Here are some recent bestsellers as a place to start:

    ——

    Worlds of Ursula K. Le Guin

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    Hope you will consider backing this if you can!

    Dozens of letters for a dollar!

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    Letters to Tiptree cover - click to view full sizeTwelfth Planet Press have put their anthology Letters to Tiptree (edited by Alexandra Pierce and Alisa Krasnostein) on sale for just 99 cents. Tiptree was a fascinating writer — Julie Phillips’s James Tiptree, Jr.: The Double Life of Alice B. Sheldon is well worth a read – and her impact just keeps growing.

    You can get a taste of the book from these 3 letters and pick up the book here.

    Nicola Griffith – read at the LA Review of Books

    Gwyneth Jones – read at Strange Horizons

    Brit Mandelo – read at Tor.com

    New host — and something good coming

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    Today Michael is busy moving the website to a new host so please excuse any bumps in the road.

    Once we everything settled we’re going to announce a tiny bonus thing which will be offered to everyone who buys something from the site this month!

    Here’s the recent bestsellers if you’d like somewhere to begin:

    (Is this gif from Kiki’s Delivery Service related? I don’t know but I like it!)

    Happy Burns Day!

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    Today is the anniversary of one of the most famous Scottish exports (no, not whiskey or the Loch Ness monster!), the poet Robert Burns. He did an awful lot of things, good and bad, in his 37 years on this Earth. Somewhere in Ayrshire, where he was born, probably at the Burns Cottage museum but I’m not going to go check because it is Monday morning), they have a window from a pub where, instead of just paying his bar tab, he wrote a poem on the window using his diamond ring. Fancy poet living large!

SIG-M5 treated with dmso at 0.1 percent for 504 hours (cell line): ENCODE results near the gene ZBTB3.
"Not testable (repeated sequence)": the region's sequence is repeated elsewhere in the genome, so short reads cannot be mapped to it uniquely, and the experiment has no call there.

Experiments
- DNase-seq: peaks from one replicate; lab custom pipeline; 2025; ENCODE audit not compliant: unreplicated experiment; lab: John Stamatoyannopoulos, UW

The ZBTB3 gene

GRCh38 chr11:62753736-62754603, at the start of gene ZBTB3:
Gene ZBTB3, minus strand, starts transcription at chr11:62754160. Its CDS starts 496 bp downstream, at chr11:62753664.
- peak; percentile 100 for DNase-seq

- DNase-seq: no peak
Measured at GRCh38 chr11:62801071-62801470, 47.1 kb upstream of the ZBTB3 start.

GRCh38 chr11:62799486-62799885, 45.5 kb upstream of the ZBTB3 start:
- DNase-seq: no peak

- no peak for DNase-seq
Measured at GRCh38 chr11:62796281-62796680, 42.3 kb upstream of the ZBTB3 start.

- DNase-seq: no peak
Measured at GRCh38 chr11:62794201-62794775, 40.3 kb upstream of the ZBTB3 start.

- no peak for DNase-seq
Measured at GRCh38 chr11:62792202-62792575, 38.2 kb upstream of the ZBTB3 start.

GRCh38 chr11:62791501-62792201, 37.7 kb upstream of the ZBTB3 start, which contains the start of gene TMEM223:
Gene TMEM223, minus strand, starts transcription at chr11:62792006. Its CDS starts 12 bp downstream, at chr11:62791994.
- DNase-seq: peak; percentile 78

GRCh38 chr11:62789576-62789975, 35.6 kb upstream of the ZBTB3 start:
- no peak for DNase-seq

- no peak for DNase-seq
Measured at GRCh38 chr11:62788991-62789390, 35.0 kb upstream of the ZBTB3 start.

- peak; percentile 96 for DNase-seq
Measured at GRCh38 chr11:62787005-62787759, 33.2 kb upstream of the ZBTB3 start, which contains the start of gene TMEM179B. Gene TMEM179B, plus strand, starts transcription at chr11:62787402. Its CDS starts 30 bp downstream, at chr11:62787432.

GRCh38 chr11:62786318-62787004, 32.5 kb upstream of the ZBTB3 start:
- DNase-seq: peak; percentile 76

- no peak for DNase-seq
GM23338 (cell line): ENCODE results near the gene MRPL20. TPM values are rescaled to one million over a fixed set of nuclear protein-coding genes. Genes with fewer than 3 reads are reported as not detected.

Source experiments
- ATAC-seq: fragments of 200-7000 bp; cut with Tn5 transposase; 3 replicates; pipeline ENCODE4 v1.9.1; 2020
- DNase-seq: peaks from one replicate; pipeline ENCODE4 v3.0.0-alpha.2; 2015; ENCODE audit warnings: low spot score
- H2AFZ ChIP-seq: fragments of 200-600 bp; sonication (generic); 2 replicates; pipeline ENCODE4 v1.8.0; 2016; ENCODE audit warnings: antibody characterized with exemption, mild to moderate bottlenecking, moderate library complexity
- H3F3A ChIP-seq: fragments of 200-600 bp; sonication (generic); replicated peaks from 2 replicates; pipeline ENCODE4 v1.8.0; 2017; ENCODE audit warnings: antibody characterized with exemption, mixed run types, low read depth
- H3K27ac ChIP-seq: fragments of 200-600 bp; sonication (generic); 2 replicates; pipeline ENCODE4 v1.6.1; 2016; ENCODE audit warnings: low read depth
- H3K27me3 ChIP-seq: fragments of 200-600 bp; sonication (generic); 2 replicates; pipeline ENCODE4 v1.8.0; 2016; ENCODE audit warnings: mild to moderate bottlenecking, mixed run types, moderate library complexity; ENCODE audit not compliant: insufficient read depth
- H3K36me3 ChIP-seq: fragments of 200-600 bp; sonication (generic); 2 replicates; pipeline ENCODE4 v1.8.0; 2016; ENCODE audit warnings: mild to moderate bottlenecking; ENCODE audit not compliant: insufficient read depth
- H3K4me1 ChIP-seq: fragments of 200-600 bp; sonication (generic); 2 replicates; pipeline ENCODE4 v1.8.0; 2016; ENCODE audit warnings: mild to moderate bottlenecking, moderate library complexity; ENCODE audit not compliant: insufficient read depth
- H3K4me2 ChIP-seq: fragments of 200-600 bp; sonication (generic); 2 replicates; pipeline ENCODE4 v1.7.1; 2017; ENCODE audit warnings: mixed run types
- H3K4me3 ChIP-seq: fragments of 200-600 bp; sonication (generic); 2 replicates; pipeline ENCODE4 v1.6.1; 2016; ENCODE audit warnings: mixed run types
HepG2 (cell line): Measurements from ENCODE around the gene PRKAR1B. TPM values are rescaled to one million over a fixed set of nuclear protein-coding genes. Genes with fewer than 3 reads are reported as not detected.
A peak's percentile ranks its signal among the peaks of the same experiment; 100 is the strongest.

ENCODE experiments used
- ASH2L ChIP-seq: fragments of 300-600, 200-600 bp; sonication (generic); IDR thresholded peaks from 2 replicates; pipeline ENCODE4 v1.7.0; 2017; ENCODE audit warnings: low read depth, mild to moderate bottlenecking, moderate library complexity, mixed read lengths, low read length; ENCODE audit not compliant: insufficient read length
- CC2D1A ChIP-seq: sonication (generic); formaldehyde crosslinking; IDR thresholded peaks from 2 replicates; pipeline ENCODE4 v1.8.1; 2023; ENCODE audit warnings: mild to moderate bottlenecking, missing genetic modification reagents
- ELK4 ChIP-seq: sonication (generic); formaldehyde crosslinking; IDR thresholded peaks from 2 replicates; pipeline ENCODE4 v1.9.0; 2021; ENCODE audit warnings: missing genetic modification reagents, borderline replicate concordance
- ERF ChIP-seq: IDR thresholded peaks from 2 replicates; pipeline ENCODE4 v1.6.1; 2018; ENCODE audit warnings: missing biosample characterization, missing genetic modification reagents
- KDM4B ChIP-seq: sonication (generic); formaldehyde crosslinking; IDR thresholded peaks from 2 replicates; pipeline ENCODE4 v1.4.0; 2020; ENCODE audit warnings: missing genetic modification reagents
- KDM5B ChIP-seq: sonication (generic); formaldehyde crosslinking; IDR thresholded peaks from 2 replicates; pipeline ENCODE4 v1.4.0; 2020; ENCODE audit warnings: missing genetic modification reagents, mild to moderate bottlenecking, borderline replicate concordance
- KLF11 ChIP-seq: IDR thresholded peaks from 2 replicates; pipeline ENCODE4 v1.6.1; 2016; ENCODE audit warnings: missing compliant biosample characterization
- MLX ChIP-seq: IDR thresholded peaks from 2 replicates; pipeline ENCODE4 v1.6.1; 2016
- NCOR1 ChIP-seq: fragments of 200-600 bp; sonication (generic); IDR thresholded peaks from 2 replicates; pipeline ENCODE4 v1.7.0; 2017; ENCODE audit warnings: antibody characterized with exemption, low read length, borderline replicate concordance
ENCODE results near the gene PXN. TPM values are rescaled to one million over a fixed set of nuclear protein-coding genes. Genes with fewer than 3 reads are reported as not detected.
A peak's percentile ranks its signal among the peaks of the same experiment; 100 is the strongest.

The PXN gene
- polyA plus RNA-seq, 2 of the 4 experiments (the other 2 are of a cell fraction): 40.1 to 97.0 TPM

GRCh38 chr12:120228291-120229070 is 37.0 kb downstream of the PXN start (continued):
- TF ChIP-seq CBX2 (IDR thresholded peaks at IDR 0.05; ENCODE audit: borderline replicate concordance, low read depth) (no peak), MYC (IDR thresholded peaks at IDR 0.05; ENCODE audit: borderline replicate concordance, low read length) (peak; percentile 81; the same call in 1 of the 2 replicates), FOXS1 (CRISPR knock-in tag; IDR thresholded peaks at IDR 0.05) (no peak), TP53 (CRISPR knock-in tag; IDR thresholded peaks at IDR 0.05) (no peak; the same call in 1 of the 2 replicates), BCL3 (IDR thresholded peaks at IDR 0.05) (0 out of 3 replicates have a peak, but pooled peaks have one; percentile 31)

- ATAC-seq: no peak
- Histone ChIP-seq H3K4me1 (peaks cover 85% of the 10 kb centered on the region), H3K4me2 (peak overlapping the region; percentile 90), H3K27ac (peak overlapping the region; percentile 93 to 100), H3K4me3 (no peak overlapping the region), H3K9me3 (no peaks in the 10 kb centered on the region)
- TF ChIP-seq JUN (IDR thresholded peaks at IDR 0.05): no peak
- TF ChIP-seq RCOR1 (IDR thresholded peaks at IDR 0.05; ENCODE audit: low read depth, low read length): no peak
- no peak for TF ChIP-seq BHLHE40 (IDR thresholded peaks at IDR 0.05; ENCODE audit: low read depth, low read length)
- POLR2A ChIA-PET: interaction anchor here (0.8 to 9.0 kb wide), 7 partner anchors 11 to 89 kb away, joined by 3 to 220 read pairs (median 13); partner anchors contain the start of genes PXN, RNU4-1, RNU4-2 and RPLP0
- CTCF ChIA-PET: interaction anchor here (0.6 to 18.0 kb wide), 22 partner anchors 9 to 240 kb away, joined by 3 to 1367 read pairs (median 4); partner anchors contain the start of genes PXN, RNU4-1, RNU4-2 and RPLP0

This morning I read “Tam O’Shanter” with my kid — nothing like trying to not explain people who are “fou for weeks thegither!” (drunk!) at breakfast. Or the dancing with the devil. But she loves the part about his gray mare, Meg.

    Hope you can help celebrate Robert Burns’s 257th birthday by writing a poem, reading a poem, sending a letter, reading a letter, writing a book, reading a book. And, if it’s your thing, have a wee bit whiskey with your oatcakes and haggis th’ night.

    Who’s Destroying Science Fiction?

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    Lightspeed! Right now Lightspeed is running their latest science fiction destroying Kickstarter, People of Colo(u)r Destroy Science Fiction!

    In 2014, Lightspeed funded their first special issue, Women Destroy Science Fiction!, which ended up raising more than 1000% of their original goal, and unlocked additional special issues Women Destroy Horror! and Women Destroy Fantasy!

    In 2015, they had another successful campaign to fund Queers Destroy Science Fiction! It raised more than 1000% of their goal, and unlocked additional special issues Queers Destroy Horror! and Queers Destroy Fantasy!

    So in 2016, with luck (and your help!), they will unlock additional special issues People of Colo(u)r Destroy Horror! and People of Colo(u)r Destroy Fantasy! Keep on keep on knocking it down and building it up, woohoo: go for it!

    Fantasy Magazine Issue 59 (December 2015, Queers Destroy Fantasy! Special Issue)   Nightmare Magazine, Issue 37 (October 2015, Queers Destroy Horror! Special Issue)  Lightspeed Magazine Issue 61 (June 2015, Queers Destroy Science Fiction! Special Issue)  Nightmare Magazine Issue 25: Women Destroy Horror! Special Issue  Fantasy Magazine Issue 58: Women Destroy Fantasy! Special Issue  Lightspeed Magazine Issue 49 – Women Destroy Science Fiction! Special Issue

    Mary Rickert in Locus

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    Locus January 2015 (#660) cover - click to view full sizeThere’s a fascinating interview with Mary Rickert in the current issue of Locus where she talks about trying to write novels over the years and what works and does not work for her, writing in general, and her mother’s death.

    I love Mary’s writing (we recently published her collection You Have Never Been Here at Small Beer) and am fascinated that she says she does not always know everything about her stories. I think it’s the gaps in the stories that make them so fascinating (or scary) and lifelike to me.